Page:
Efficient Engineering
How Can Expos Benefit Your Engineering Department?

How Can Expos Benefit Your Engineering Department?

Expositions/trade shows are a great source of information and exposure, as well as a way to connect with clients. Unfortunately, successful new-customer acquisition can be a gamble at some shows. A clear way to get more attention per dollar is to focus on your engineering, not marketing, department. What if companies viewed expos as an engineering project rather than a marketing venture?

Two years ago, Stratasys, the Stan Winston School of Character Arts, and Legacy Effects built Bodock—a 14-ft. monster—to walk around Comic-Con. It took six weeks and 7,500 collaborative hours to create this marketing phenomenon. It was quite an engineering feat to accomplish so much in such a short time frame.

The 14-ft. Bodock monster, which roamed the Comic-Con floors in 2014, took six weeks to build.

In 2014, Omron Robotics also invested engineering dollars into its show presence by unveiling a ping-pong playing robot (below). The robot played against a professional table-tennis player, Timo Boll. While the robot didn’t win that game, Omron’s robot is still giving the company ROI, volleying with awestruck visitors at this year’s Hannover Messe.

If engineering is about problem-solving, special projects for expos present a creative way to keep engineers sharp while creating an eye-catching, potentially abstract, marketing visual. In today’s viral marketing world, a failure may go farther than a success. While many might see a failure, an executive or engineer might see someone having similar challenges or someone with whom they can collaborate.

David Allison, the Smithsonian’s Project Director for the American Enterprise exhibition, related the success of the U.S. to a culture in which you won’t lose face or be shamed for trying and not achieving a goal. While it can be embarrassing, you pick yourself up and try again. This mentality has spawned companies from garages and innovation in R&D labs across the U.S.

“It’s a forcing function,” says Lonnie Love, group leader for the manufacturing system research group at Oak Ridge National Laboratory. “Expos force a company to go big and, for 3D printing, make big parts fail early and quickly. By doing so, we are going to accelerate the development of the technology that might otherwise take years. It’s scary because you are sticking your neck out there, but I’d rather try than not try at all.”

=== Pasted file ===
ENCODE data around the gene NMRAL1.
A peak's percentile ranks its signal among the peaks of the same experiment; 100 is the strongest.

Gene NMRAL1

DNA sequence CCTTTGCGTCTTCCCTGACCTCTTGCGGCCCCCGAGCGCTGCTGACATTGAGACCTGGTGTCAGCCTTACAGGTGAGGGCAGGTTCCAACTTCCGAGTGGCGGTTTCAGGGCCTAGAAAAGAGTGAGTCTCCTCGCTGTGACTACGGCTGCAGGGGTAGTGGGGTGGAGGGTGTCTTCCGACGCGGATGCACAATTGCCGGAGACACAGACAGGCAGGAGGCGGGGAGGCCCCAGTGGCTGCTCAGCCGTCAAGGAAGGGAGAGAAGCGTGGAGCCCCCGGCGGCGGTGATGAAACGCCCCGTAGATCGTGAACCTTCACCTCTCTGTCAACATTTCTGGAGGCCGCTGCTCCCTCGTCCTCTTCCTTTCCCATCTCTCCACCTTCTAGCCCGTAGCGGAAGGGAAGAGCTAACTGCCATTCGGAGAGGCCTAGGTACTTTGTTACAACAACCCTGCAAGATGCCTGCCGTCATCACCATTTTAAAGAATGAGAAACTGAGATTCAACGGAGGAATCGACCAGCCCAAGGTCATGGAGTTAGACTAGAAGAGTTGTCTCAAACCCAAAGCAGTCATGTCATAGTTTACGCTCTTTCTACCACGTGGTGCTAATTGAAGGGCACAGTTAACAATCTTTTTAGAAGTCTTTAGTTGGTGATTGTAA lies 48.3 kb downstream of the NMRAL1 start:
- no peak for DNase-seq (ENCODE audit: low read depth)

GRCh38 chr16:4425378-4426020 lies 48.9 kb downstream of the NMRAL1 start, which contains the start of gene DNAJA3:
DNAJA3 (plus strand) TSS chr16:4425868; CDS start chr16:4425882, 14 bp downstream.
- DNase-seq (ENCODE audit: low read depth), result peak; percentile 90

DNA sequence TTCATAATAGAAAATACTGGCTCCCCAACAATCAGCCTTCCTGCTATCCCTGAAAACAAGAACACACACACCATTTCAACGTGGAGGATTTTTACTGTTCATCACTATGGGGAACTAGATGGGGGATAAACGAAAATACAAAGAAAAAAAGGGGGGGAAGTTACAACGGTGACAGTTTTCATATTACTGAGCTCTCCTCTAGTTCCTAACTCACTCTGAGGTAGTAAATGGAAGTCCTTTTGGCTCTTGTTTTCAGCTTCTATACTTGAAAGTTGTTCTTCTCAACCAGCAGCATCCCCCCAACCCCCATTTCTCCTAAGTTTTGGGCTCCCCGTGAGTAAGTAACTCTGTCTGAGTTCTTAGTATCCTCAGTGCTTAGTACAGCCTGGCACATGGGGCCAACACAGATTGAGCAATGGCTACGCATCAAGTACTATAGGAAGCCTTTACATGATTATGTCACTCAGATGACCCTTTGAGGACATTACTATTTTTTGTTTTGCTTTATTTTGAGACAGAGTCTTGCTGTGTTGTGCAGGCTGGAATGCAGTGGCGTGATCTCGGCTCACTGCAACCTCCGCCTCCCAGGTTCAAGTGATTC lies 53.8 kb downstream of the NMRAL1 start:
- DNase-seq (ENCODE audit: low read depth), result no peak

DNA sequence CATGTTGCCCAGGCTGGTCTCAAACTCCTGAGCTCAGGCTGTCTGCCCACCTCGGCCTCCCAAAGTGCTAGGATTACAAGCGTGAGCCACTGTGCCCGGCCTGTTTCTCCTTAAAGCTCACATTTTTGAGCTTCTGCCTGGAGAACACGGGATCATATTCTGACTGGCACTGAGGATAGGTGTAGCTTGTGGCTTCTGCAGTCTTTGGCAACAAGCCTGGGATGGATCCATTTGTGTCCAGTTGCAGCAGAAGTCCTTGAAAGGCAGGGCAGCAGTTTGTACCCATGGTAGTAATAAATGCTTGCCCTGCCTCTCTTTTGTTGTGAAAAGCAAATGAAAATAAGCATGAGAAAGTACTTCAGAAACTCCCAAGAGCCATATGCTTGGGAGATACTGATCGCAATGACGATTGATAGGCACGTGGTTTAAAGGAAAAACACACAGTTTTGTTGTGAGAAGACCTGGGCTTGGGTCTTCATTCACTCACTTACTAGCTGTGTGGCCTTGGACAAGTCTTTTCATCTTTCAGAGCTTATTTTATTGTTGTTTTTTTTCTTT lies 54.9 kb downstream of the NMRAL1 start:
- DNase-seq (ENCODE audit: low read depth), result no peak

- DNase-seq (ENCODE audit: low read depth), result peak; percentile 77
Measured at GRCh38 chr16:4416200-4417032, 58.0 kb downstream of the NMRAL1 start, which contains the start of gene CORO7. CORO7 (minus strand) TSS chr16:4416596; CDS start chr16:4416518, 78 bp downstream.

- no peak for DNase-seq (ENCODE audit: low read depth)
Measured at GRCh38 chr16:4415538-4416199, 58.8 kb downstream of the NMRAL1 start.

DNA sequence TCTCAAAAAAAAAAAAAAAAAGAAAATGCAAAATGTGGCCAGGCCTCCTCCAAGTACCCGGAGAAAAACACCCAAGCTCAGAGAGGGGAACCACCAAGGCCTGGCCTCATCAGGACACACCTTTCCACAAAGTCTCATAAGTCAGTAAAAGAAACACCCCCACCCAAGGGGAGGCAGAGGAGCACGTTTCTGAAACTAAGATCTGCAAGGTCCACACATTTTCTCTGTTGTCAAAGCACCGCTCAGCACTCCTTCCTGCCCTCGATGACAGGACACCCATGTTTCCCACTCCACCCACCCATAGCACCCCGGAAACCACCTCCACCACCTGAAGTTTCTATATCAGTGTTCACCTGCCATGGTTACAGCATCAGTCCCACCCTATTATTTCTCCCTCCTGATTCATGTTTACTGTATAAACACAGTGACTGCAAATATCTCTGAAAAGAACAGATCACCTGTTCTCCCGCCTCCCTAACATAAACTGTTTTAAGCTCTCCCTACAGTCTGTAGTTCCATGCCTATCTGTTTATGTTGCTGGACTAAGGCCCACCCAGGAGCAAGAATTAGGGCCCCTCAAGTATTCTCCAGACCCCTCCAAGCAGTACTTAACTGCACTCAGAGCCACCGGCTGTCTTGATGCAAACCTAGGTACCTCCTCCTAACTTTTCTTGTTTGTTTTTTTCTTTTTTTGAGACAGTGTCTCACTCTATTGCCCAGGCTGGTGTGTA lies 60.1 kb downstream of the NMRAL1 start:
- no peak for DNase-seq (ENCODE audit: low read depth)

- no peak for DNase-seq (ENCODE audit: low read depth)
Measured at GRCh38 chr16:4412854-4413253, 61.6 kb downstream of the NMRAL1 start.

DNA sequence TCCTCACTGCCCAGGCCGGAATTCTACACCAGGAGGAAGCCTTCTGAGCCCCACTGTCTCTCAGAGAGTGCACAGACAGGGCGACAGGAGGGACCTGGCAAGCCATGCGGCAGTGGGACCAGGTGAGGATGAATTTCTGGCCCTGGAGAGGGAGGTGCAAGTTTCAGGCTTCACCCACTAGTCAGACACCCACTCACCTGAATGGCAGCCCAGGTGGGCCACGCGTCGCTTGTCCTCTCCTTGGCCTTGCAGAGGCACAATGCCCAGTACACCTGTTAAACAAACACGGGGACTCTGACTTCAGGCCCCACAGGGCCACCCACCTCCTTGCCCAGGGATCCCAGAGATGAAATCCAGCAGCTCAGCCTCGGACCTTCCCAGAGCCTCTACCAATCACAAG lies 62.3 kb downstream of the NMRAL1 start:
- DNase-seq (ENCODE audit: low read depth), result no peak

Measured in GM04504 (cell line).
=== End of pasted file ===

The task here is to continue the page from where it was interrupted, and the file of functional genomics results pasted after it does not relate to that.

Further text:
Dealing with Deadlines

It also sounds like an interesting way to bring the pressure and excitement of a startup to larger corporations. If you’re a member of a large corporation, missing a deadline might not be catastrophic. This might lead to complacency or slower R&D cycles. In contrast, engineers employed by startups are forced to think of creative solutions because they don’t always have the option to miss a deadline. By publicly setting deadlines for expos, larger companies can therefore drive the creativity and innovative spirit of their engineering departments beyond their normal—and comfortable—limits.  Whether they succeed or fail, the resulting marketing inertia will outperform any “neat” looking booth.

Omron Robotics' ping-pong-playing robot, which first appeared in 2014, took on visitors at this year's Hannover Messe.

Two years ago, for example, Oak Ridge said that it would 3D-print a car with Local Motors, Cincinnati Incorporated, and AMT for the International Manufacturing Technology Show (IMTS). Love says, “We knew theoretically it could be done; we just weren’t sure exactly how.”

It took six days of nearly round-the-clock work, but the 3D-printed car, called Strati, took a victory lap around McCormick Place before the end of the show. By setting a public deadline, engineers were pushed to produce a car that had gone from design to driving in six months. It was printed in less than 50 pieces over the six-day period of the show.

Love’s team now has its sights on the 2017 CONEXPO-CON, where it plans on 3D-printing the boom arm of an excavator. “There is a lot of interest in large 3D-printing of metal parts,” notes Love. “Stepping forward and saying we are presenting this at the show acts as an accelerator.”

In closing, creating major engineering innovations for display and publicity at expos is a win for the companies and organizations behind their development. Ideally, such projects also drive new engineering advances and approaches. “We need to celebrate companies that go over the top with their demonstrations, and encourage this type of innovation,” says Love.

If you have seen a cool demonstration at a show, leave a comment below. With enough comments , I might create a gallery from the findings.

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